1/2 cup sugar
1/2 cup cider vinegar
1/2 cup water
salt and pepper to taste
I have not cooked potatoes for ages so am not exactly sure how long to cook nor when they are actually done. I buy bacon ends and pieces so that is what I used. Be sure to save the drippings.
Slice all the vegetables except the green beans. Put the sugar, cider, water and bacon drippings into a small sauce pan, whisk, and boil. The original recipe called for flour and reducing this to the consistency of a white sauce. I did not do this. I just boiled it for about 5 minutes.
Put all vegetable in bowl. Toss with the salad dressing. I sliced the potatoes too thin so have a little bit of mush when tossing. But the dressing tastes yummy!
We are having this with barbecued ribs. Happy Father’s Day to all fathers and father-like figures.
Hubby and I were watching some obscure British tv show from the 70s or 80s and one of the characters made reference to marinating beef in Guinness overnight for a steak and kidney pie. We looked at each other, put the TV show on pause, and started brainstorming a Guinness Stew. For some reason Hubby added that it needed puff pastry; so we were really talking about a beef pot pie. He was thinking of Beef Wellington. He traipsed off to the grocery store the next day to get potatoes as that was the only thing we did not have on hand. Here’s the result:
First, I have beef stew meat in the house thanks to my neighbor who overbought on her meat delivery system. I did send the Hubby out to look for frozen puff pastry when he bought potatoes but since we go to the discount grocery stores there was none to be found. Hubby is concerned, as am I, that it could be considered a waste of good beer to put too much Guinness in the stew. And I needed to decide whether or not to marinade the stew meat.
2 pounds stew meat, already cut into chunks; I chose not to marinade this.
approximately 1/2 cup flour for divided use
salt and pepper
1/2 teaspoon Fine Herbs
2 large red potatoes, scrubbed with skin on
1 large onion
3-4 medium carrots; I had one large one and two medium
1 garlic clove
about two cups beef broth
1 can (14.5 ounces) Guinness stout, divided use
oil for the pan; we use olive oil
one sheet Puff Pastry; for some reason I decided to make the real thing by hand!
Chop the vegetables and mince the garlic in large bite size pieces. The exact amount of vegetables is not important in stews and soups. More can be added for large families. Dredge the stew meat in about 1/4 cup flour seasoned with salt and pepper. Put oil in a Dutch oven or large skillet and brown the meat. Stir this around a bit to get all or most sides. Add the vegetables and 1/2 the can of Guinness. Pour other half of beer into glass and serve to Hubby. Add the beef broth to the pot along with the Fine Herbs unless you thought in advance to mix the herbs with the flour that dredged the beef. At this time rinse the beer can and add that water to the pot. Why not? Add more broth or water to almost cover the stew mixture. Stir this and bring to a boil. Cover and let simmer for 45 minutes or so. Test the carrot for doneness. Mix the rest of the flour with a bit of cold tap water and stir into the stew. This will thicken the stew and you can use more flour for a thicker broth.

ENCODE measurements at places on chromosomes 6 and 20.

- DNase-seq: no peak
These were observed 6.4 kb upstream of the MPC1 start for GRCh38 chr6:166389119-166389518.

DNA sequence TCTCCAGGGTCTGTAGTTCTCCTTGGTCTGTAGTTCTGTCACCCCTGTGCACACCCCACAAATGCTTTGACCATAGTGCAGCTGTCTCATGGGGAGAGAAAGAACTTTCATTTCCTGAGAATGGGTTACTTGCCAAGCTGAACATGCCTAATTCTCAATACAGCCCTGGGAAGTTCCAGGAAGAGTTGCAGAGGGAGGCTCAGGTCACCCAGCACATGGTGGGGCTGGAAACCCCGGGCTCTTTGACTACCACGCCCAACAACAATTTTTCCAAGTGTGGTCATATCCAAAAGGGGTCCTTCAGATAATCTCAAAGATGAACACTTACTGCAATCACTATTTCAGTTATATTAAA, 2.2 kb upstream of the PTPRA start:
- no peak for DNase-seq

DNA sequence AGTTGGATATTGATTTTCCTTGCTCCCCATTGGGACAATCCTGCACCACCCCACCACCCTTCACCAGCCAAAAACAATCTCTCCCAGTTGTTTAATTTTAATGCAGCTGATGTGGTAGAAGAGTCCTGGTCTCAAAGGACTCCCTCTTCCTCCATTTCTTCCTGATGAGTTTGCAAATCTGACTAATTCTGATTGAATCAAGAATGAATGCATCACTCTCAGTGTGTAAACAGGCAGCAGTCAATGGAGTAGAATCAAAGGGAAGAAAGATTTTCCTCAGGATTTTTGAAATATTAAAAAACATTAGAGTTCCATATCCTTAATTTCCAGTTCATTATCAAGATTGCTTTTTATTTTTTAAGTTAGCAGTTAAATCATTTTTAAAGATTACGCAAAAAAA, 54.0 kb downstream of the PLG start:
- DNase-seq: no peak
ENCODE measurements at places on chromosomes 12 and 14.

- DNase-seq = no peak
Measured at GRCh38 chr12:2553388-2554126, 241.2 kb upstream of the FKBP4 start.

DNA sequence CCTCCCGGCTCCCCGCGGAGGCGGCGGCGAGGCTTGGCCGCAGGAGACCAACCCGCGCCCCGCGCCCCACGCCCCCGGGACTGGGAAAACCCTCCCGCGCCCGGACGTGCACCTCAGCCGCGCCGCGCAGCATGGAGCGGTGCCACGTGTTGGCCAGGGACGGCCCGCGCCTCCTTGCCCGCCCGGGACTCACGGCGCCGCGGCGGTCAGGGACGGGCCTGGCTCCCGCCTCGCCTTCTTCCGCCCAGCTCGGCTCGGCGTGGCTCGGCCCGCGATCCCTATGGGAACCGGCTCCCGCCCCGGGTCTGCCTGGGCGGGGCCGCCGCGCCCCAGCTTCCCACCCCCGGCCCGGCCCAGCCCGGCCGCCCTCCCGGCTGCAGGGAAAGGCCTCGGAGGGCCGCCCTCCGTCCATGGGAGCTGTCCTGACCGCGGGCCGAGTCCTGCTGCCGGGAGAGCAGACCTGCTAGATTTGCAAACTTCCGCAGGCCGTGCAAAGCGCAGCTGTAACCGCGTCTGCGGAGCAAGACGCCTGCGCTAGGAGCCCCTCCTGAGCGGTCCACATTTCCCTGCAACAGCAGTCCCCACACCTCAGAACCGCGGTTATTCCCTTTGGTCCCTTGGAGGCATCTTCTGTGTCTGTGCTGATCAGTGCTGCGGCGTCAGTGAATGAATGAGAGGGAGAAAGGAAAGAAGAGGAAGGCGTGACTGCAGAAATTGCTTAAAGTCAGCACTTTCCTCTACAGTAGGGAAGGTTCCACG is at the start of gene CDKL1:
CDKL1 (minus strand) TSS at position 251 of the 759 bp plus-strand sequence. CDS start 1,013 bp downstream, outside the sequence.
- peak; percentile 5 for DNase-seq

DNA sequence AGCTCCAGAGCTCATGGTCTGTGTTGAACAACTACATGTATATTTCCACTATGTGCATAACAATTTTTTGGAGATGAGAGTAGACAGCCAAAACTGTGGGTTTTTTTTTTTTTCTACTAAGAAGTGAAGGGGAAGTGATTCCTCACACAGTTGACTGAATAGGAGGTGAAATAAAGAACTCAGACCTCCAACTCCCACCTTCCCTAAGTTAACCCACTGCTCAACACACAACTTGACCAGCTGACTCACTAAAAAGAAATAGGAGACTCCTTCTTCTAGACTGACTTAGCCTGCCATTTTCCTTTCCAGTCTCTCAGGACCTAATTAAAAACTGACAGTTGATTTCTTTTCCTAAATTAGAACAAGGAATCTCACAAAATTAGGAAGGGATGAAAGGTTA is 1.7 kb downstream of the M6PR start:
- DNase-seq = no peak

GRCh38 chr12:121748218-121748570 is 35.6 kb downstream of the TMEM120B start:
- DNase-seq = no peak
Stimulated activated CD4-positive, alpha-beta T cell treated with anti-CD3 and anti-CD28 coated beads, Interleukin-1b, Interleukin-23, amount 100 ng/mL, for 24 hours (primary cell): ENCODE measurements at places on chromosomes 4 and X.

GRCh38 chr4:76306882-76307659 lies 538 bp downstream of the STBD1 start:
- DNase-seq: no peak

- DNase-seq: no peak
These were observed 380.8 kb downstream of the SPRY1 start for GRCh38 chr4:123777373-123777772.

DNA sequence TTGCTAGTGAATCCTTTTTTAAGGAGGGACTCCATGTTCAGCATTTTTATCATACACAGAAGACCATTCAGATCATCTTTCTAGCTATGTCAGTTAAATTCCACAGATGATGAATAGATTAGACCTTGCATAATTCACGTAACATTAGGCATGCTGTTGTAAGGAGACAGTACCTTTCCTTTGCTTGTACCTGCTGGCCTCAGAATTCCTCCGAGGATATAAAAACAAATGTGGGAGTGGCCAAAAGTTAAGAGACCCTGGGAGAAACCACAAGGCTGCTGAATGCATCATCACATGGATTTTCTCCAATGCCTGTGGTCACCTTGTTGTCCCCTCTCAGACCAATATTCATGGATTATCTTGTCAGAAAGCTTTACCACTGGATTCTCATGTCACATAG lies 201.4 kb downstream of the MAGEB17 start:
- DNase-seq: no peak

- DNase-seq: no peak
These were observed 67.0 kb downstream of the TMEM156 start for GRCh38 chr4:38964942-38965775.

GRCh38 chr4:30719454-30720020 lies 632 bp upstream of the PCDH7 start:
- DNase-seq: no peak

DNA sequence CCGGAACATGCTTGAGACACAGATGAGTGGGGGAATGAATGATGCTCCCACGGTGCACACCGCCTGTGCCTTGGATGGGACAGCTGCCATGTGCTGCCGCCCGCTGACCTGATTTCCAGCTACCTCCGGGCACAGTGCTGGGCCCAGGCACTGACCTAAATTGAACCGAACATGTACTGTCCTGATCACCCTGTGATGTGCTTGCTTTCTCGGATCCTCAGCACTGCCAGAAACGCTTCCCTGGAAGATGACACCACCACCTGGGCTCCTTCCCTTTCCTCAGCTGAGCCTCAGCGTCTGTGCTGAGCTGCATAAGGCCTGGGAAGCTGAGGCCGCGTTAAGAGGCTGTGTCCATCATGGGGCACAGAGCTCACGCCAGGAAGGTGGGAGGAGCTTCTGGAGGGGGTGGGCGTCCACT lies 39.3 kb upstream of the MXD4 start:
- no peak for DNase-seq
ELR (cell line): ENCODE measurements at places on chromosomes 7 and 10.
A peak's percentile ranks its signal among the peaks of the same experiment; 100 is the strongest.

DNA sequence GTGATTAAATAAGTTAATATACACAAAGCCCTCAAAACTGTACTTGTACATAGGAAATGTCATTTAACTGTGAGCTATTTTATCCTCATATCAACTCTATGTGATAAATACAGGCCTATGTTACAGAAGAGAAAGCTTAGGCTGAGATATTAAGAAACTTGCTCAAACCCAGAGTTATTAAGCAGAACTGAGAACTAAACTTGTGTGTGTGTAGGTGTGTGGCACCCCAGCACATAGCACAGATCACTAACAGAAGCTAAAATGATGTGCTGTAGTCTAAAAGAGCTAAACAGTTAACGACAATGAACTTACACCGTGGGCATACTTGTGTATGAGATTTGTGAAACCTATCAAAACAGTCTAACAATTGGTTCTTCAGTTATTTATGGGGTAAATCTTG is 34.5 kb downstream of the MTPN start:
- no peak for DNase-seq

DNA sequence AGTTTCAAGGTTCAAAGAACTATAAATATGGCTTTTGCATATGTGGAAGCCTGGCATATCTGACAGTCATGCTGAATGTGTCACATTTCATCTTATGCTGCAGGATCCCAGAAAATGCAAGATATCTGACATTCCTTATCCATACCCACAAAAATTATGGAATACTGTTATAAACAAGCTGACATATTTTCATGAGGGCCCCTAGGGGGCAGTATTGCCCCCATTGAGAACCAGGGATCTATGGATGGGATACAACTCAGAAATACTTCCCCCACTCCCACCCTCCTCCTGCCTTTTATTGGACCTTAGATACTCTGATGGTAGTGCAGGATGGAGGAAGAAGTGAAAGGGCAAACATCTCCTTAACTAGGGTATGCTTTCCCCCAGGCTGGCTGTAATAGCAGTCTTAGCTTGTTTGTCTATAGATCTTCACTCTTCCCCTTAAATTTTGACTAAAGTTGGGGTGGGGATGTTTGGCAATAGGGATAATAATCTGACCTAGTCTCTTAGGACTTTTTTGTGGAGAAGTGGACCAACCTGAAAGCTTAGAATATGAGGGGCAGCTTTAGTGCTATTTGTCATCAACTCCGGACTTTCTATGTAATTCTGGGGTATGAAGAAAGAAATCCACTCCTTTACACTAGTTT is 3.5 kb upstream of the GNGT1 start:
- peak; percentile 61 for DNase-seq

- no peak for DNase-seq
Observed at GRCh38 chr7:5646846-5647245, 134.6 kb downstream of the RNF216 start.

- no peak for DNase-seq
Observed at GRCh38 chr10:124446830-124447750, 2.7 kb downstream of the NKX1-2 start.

Prior to all this I made Puff Pastry using Jacques Pepin’s recipe for the real thing. This is not a rough puff. This is three cups (one pound flour) and one pound butter. The only thing else is ice water and a little salt. This is made with four turns of the dough which I may have miscounted and done five. This will give your upper arms a work out rolling this stuff out so many times. But look at the layers!
When the stew was complete and the puff pastry had rested in the refrigerator for an hour, I turned the stew out into a casserole dish. Actually Hubby did this as I sometimes have difficulty picking up heavy objects on occasion. Getting older is not just getting wiser. It also means recognizing that one does not always have the capability of one’s youth, and it is nice to have a partner.
I rolled one-third of the pastry into a rectangle. This was a bit of work so the resulting rectangle was not quite as big as I had hoped. I placed this on the stew and popped it into the oven that was heating to 425 degrees F. Thirty minutes gave the pastry a nice color and crusty outside. The part on top of the stew was not crisp and one would not expect it to be if you think about it. In hindsight, Hubby suggested baking the pastry on a sheet pan and then placing it on the stew. That would insure crispy all the way through.
It was absolutely delicious. The taste of the stout came through for a subtle difference for a beef stew.
I now have two pound of puff pastry in the freezer. It needs to be used within a few months. What to make next?
What kind of pie to make for Pi day? This I asked Hubby. I had recently made an apple pie which we proceeded to eat 75% of in one sitting. Mincemeat is not seasonal. Pumpkin is a standard. Finally we settled on a Chocolate Cream Pie. No meringue. I went through at least half a dozen cookbooks to find a Cream Pie and not a Meringue Pie. So it was back to basic Betty, Betty Crocker’s Cookbook, page 302 in my edition.